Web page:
Cooking with cast iron

Cooking with cast iron may sound intimidating. However, it’s something I’ve been wanting to do in my kitchen for years. Today, I want to share a little about how to use your cast iron pans if you aren’t familiar. I’ll discuss how to season, care for, and cook with your cast iron skillet. So, if you’re intimidated by the thought of using cast iron, my hope is you’ll feel more confident after reading below!

close up ofcast iron skillet with tea towel on wooden table

Why should I choose cast iron over non-stick?

Short answer, no yucky stuff. Cast iron is a safer alternative to non-stick pots and pans. Ever heard of perfluorooctanoic acid? Probably not, but if you do a little research you’ll find PFAS is a known carcinogenic in the coating of non-stick pans. Enough said. Once I learned this I decided I had to switch to cast iron sooner rather than later. Thankfully, I had several skillets that I had been given but had never learned how to use properly.

Food just tastes better in cast iron. It’s a fact. Have you every had a fried egg from a cast iron skillet? Or cornbread? If you know, you know. I’ve found that there’s just something about the crispness of potatoes and the thin brown edge of a pancake that’s been fried with my cast iron skillet.

It’s timeless and inexpensive. Cast iron has been around for ages and if properly taken cared for, it will last forever. They’re also super inexpensive, especially considering how long they last. Chances are Grandma’s been using the exact same pan that her mother gave her way back when.

Back of cast iron pan that has been seasoned

How do I season my cast iron skillet?

  1. Coat the pan with coconut oil or vegetable oil if you prefer. A little more than lightly cover the entire pan with oil. Be sure to get the back and handle.
  2. Wipe off excess oil with a tea towel. A paper towel will do the trick also.
  3. Place your pan upside down in your oven at 450 degrees for an hour. You may want to add a pan for drippings on a bottom rack and know that the dripping oil may cause your oven to smoke. Don’t worry.
  4. You may need to repeat this process until your pans have a beautiful black sheen.
cast iron skillet with dollop of coconut oil

How do I care for my skillet?

There are 3 things your cast iron is not a fan of: highly acidic foods, soap, and water. Now you’re probably wondering, “How in the world am I going to clean it without soap and water?”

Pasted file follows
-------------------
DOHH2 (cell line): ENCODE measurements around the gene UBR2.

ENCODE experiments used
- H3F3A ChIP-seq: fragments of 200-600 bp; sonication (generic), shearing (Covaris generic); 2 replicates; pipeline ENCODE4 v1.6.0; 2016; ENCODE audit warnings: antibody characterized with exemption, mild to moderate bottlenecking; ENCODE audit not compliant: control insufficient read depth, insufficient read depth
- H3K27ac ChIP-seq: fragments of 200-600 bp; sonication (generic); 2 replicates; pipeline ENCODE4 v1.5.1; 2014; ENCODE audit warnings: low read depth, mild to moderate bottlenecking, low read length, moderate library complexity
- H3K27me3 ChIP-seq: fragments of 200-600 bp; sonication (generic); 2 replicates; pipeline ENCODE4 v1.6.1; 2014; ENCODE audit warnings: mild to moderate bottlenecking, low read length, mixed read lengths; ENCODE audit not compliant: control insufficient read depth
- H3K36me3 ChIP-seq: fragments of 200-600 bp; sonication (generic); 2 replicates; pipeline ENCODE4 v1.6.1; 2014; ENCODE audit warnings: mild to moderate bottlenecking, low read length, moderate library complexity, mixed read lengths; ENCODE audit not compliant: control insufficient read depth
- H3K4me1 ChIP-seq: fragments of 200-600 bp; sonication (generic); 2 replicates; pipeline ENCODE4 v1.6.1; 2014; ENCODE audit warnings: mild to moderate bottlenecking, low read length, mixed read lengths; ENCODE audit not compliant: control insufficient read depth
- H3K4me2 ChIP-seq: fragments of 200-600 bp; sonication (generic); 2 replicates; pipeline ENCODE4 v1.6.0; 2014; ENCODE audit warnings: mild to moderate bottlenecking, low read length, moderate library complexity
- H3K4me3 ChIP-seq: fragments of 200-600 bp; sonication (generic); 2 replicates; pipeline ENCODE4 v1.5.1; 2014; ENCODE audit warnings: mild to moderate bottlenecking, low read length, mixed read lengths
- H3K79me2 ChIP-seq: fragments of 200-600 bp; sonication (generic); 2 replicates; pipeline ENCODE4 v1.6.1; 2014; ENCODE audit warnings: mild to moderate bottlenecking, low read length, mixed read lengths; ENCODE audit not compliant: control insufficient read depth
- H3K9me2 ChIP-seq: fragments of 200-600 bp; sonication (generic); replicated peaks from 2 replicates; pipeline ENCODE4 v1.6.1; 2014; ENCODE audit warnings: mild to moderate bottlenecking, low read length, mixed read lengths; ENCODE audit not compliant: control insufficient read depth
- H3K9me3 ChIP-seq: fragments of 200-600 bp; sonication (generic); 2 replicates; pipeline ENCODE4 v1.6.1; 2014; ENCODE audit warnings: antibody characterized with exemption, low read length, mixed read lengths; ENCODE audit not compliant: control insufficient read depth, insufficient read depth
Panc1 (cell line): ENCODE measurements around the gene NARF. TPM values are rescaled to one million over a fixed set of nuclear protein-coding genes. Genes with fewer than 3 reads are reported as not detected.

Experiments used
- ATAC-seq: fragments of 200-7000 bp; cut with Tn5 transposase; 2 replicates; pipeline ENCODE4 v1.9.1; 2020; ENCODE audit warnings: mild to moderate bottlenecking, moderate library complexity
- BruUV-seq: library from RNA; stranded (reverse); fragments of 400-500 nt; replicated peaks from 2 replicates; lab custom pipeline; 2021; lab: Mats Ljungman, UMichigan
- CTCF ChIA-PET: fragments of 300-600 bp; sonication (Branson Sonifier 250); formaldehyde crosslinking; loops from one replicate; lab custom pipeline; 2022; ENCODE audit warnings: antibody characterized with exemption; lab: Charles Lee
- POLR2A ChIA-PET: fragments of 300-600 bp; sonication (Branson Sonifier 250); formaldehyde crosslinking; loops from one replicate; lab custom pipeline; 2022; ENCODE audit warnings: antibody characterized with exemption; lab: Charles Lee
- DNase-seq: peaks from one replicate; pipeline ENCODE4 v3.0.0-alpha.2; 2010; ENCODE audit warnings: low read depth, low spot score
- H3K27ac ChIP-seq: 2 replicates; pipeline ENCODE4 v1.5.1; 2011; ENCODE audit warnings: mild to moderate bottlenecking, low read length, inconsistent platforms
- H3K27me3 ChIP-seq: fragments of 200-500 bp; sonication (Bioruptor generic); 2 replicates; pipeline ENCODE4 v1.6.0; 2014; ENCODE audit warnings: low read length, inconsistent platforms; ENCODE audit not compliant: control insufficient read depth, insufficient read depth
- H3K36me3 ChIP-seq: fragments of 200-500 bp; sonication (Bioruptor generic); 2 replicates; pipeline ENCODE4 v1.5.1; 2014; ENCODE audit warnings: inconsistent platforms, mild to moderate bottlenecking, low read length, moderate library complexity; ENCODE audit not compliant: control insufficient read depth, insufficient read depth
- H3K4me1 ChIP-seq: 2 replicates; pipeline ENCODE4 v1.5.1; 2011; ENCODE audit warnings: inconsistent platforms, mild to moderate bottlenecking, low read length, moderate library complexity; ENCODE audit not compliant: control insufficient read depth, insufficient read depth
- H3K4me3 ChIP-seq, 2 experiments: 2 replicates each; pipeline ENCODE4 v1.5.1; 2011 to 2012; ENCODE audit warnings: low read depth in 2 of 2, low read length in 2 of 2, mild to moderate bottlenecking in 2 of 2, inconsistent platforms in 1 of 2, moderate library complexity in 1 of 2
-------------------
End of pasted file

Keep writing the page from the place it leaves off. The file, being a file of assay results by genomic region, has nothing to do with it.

• Soon after cooking, rinse your pan in warm water. “But I thought you said my pan doesn’t like water?” I did.
  • You can also sprinkle just a bit of baking soda and scrub with a brush to get rid of any flavors or odors.
  • Don’t soak your pan. Just rinse it and be sure to dry it completely with a kitchen towel to prevent rust.
  • Lastly, rub on a little oil before putting it away for next time.
  • OR just wipe it out until your next use! That’s what I do unless I’ve made something messy. You don’t want to clean it too often!
 grilling pan on countertop

Cooking with cast iron

Cast iron skillets can be a little fickle. I want to share something I learned the hard way. Always, preheat your cast iron pans. Always. Your pans will cook better when heated gradually. Warm up your pan a few minutes before adding any food. Adding food to a cold skillet will cause it to stick. Sticking leads to scrubbing and that’s no fun.

Any spatula will do but metal is probably best. You can’t hurt your cast iron and it will aid in scraping and stirring.

Your skillet will only cook better with time so use it often. Leave them out on your stovetop so they’re ready to go or store them inside your oven if you prefer a non-cluttered stovetop.

pancake cooking in cast iron skillet

Additional thoughts

  • It’s forgiving. You can always bring it back to life with a good scrubbing and re-seasoning.
  • You can use it on your glass top stove. Just remember that it’s heavy. You wouldn’t want to drop it and cause your stove top to shatter. And maybe don’t slide it around like your making a stir-fry because it may leave scratches.

I hope this post was helpful in understanding how to get started with cast iron cooking. I am falling more in love with my pans each time I use them and I hope you will too!

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